Edgar, Puccini’s second opera after Le Villi, was commissioned by Ricordi. It was not a success and went through many revisions. Holland Park’s three-act version instead of the original four-acter is Puccini’s final revision. Eventually, Puccini gave up on it after trying, saying E Dio ti GuARdi da quest’opera! (And may God protect you from this opera!)

Puccini was unduly harsh on himself. His next opera, Manon Lescaut, was a resounding success. Despite Edgar’s flaws, it contains some wonderful music. A discerning ear will catch glimpses of Puccini’s future triumphs, such as Lescaut, Bohème, and Tosca. The music is lush, with a rare, gorgeous baritone solo and the early signs of Puccini’s signature small-phrase themes.

The story is far-fetched. Many operas are.  After all, people do not burst into song when they are joyous or miserable. What counts is that we are carried away by Puccini’s emotional sweep of the melodies. Edgar’s melodies are terrific.

Edgar is a complex character. He burns his house down to make a point, leads a life of debauchery, and is torn between two women: Tigrana, a seductive temptress who leads him astray, and Fidelia, who loves him genuinely. Frank also loves Tigrana. Edgar joins the army, and when his coffin returns, it is revealed he has been killed. Tigrana and Fidelia are distraught. A priest tempts Tigrana into denouncing Edgar for jewels, to which she succumbs, not realizing the priest is Edgar in disguise. Fidelia and Edgar announce their wedding, but Tigrana, in a jealous rage, kills Fidelia.

An unconvincing backstory shows Tigrana and Edgar meeting as children, despite their different social circles—Edgar becoming a rich, entitled man and Tigrana a courtesan.

Holland Park are wonderful at unearthing neglected operas, and Edgar, in Puccini’s centenary year, is a perfect choice. This semi-staged version has only three performances. However, bearing in mind that the aim is to make a success out of an original flop, the casting is of paramount importance. For a production of Edgar to work, it needs the correct singers. The characters must be credible. They missed a trick in casting, which would have elevated Edgar to ‘unmissable’. The mezzo part of sex-siren Tigrana, who must be gorgeous. Like Samson, Edgar knows he must keep away. One must believe that Edgar cannot bring himself to dump her, however much he wants to. He joins the army to escape. Tigrana needs the sexy earthy mid/chest register of a real mezzo, with a repertoire of Eboli/Azucena/Delilah/Carmen. Edgar hinges above all on the right singer for Tigrana. Unfortunately, the production fails because Tigrana, sung by British soprano Gweneth Ann Rand, looks like Edgar’s frumpy aunt and the antidote to a sex siren. It makes the plot unbelievable. A soprano cannot sing the mid/low register as Puccini intended it to sound. The top is shrill, the mid/low register are inaudible. Why are sopranos are given mezzo roles which they cannot sing, when there are many excellent mezzos around? There is no chemistry between Tigrana and Edgar.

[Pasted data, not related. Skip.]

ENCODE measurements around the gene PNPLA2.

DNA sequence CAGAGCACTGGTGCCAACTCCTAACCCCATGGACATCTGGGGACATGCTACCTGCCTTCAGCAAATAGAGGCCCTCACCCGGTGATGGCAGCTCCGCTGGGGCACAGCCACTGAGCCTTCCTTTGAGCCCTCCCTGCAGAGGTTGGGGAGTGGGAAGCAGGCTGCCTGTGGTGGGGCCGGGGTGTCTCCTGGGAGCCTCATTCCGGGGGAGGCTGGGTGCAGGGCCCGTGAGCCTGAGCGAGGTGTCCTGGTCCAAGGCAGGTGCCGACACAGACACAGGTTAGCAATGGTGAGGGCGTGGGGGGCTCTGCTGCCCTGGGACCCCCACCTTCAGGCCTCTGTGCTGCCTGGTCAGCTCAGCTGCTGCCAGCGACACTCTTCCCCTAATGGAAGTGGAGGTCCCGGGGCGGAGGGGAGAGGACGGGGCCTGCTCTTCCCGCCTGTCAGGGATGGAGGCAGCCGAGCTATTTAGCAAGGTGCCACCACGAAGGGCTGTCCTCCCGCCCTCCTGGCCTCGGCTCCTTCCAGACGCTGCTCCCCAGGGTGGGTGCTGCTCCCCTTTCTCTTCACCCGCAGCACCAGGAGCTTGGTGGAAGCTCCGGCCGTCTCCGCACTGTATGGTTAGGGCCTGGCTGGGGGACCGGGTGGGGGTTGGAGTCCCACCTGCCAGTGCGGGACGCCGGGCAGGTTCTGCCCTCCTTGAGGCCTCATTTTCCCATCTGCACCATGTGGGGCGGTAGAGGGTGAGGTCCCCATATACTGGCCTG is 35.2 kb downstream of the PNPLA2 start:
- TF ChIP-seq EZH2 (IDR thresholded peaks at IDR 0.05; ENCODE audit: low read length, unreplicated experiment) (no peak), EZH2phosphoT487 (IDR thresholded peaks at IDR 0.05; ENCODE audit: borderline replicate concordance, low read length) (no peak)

The singing for all characters is demanding, needing a dramatic tenor, mezzo and soprano.

English tenor Peter Auty does well as Edgar, although a heavier more dramatic voice works better.

French soprano Anne Sophie Duprels as Fidelia, despite a heavy vibrato, sings with sensitivity and nuance. She has a varied vocal palette, soaring in the ensembles. Her Act 3 aria is a highlight, using gorgeous pianissimo used on ‘valor’.

New Zealand baritone Julian Van Mellerts as Frank has a light, agreeable voice.  He sings the aria ‘quest’amore’ sensitively, although it needs more vocal heft.

British baritone James Cleverton impresses as Gualtiero.

Edgar has the potential to soar. If Holland Park were to revive Edgar with the appropriate cast, it could become a hit. The opera’s ravishing melodies offer terrific opportunities for talented singers, and audiences would flock to discover a new Puccini gem.

Holland Park

Dramma Lirico In Three Acts

Music by Giacomo Puccini (1858-1924)

Libretto Ferdinando Fontana based on the play in verse La Coupe et les Lèvres by Alfred de Musset

Conducted by Naomi Wu

Directed by Ruth Knight

First performance 21st April 1880 La Scala Milan

Photo Credit Ali Wright

Cast includes Peter Auty, Anne Sophie Duprels, Gweneth Ann Rand, Julien Van Mellerts, James Cleverton

Running time 2 hours 5 minutes with one interval

Until 6 July 2024